Google Under Fire for Collecting, Misusing Child Data

In their own words, the Electronic Frontier Foundation (EFF) is the leading nonprofit organization defending civil liberties in the digital world. That’s a tall task. This week they’ve announced that they are taking on a very powerful opponent – Google.

The EFF’s claim, filed in a complaint with the FTC yesterday, is that Google is spying on children’s data, including their internet search history, enabled by their role in a vast effort to provide updated technology tools to schools. EFF claims that a number of Google actions violate the Student Privacy Pledge, a legally enforceable document that has been signed by over 200 vendors who sell or provide technology products to schools.

EFF-spying-on-studentsAs part of EFF’s Spying on Students campaign, they examined Google actions related to school Chromebooks and Google Apps for Education, and claim that, without parental consent:

  • Google collected and data mined students’ personal information
  • Google tracked and stored records of “every internet site students visit, every search term they use, the results they click on, videos they look for and watch on YouTube, and their saved passwords”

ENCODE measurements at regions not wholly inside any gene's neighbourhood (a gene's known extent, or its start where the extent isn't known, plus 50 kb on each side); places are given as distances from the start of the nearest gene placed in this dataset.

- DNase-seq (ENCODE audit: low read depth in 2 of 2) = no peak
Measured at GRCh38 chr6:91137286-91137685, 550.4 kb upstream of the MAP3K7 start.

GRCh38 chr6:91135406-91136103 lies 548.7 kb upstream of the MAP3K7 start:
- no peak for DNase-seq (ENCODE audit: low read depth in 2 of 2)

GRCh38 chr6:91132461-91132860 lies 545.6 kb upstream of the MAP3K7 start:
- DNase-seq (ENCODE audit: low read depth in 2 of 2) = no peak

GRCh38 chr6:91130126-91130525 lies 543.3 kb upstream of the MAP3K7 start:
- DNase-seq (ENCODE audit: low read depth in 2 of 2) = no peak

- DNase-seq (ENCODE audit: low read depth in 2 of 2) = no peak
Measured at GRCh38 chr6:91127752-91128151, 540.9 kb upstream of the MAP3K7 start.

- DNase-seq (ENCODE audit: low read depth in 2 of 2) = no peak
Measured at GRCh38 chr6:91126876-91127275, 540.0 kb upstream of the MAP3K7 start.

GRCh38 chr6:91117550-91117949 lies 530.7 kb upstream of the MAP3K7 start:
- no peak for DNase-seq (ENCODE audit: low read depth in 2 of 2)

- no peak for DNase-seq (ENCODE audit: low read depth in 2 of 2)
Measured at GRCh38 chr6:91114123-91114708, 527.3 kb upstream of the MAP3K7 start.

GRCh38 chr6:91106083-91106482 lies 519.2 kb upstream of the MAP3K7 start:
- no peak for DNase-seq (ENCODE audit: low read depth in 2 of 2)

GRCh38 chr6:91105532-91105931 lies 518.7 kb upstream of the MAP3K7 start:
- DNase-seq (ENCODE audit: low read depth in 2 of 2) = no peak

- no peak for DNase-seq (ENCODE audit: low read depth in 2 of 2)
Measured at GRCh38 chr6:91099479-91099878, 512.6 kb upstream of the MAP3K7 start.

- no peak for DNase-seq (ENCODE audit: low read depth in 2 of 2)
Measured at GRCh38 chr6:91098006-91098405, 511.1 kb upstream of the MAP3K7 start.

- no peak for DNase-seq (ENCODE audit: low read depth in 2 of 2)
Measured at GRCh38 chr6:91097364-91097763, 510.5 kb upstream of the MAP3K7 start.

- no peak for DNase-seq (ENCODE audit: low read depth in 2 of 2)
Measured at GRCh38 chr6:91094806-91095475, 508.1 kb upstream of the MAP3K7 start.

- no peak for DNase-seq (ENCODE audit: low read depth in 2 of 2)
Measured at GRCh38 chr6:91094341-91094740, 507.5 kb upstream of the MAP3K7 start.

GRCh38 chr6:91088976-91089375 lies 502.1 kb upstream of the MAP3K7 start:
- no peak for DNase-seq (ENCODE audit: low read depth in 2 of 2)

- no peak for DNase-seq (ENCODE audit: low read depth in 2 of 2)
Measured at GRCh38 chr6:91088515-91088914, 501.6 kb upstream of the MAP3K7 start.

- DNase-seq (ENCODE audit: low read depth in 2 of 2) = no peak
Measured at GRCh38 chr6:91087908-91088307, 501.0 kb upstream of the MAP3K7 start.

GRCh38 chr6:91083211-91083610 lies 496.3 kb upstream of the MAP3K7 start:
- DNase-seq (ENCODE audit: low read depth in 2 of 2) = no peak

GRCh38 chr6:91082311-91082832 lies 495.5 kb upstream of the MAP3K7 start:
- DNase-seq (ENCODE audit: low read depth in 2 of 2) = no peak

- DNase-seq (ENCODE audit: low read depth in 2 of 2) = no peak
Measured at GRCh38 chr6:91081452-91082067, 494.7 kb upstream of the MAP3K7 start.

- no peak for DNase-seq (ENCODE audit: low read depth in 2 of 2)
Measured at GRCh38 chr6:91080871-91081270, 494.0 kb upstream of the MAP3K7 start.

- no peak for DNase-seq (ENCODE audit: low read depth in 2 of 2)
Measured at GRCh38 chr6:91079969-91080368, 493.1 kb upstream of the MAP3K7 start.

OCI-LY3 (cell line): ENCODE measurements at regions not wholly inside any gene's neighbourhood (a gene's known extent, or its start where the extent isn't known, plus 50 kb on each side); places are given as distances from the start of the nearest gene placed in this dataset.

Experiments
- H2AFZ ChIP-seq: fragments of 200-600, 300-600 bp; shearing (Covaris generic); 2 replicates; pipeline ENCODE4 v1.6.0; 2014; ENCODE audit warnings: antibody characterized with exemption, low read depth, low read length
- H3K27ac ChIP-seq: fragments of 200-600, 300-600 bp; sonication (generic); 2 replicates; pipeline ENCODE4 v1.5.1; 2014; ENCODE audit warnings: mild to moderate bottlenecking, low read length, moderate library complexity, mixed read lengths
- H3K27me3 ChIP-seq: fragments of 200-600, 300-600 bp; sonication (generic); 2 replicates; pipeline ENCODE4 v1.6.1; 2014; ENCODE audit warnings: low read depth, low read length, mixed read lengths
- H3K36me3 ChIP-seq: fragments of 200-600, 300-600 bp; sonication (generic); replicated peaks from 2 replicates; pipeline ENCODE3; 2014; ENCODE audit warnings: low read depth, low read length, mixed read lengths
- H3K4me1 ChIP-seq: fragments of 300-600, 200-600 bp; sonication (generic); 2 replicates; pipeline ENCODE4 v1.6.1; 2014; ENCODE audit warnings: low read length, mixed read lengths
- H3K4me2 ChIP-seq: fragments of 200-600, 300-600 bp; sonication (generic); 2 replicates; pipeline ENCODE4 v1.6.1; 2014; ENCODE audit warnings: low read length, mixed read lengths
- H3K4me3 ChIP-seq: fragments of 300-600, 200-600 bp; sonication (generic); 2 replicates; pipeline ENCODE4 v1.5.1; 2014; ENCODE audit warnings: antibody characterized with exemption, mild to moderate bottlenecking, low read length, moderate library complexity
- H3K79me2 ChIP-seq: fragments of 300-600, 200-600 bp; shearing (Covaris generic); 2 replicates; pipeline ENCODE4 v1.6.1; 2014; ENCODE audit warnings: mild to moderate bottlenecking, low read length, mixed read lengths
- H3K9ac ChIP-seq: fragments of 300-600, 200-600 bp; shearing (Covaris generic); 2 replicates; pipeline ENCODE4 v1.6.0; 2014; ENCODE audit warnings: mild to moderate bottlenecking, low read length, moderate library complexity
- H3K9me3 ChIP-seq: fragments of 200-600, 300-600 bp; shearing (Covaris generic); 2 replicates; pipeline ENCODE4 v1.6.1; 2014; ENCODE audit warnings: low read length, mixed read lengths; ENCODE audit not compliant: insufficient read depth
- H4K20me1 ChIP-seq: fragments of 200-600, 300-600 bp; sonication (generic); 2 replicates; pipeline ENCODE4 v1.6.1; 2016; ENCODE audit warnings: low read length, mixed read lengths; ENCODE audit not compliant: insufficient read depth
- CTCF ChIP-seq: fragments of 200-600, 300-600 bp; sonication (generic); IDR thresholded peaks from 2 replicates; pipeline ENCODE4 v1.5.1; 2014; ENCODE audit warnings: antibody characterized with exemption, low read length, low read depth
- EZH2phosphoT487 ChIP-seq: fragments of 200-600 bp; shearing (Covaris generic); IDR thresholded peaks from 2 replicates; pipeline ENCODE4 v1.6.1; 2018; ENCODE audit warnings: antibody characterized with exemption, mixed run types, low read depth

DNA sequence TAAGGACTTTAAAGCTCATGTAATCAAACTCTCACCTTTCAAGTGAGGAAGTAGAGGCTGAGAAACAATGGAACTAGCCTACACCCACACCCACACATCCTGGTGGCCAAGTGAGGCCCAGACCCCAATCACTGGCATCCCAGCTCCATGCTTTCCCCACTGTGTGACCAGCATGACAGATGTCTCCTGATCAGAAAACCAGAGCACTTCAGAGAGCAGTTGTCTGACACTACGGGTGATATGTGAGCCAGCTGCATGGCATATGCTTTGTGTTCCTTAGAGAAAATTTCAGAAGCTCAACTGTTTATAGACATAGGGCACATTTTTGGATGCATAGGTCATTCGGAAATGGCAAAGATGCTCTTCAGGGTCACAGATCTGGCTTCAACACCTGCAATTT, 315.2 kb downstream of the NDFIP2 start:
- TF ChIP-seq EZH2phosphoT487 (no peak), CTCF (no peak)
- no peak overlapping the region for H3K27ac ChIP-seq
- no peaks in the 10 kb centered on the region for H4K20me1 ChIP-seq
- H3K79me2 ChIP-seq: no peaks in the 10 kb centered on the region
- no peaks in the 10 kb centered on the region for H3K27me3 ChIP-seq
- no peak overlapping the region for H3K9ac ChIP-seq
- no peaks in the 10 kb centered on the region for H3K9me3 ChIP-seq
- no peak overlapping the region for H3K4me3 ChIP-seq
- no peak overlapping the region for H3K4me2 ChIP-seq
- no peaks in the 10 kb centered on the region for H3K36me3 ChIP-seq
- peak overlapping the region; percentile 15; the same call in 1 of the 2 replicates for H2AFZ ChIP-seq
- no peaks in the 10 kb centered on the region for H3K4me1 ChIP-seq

• Google also may have shared student personal information with third-party websites

As of yesterday, and ahead of any FTC investigation, Google has agreed to a partial modification of its practices, but it appears that EFF thinks there is a lot of work left to be done.

We talk to parents all the time whose children use school-issued (and mandated) technology devices, software and services, and they have concerns. What we don’t hear is that one of their concerns is the data privacy of their children, but there have been rumblings in the media over the last year that student Gmail privacy might be an issue. EFF is making the issue a broader one.

Google is a huge company with a great position in the education market and a lot to lose. We expect them to do the right thing here.




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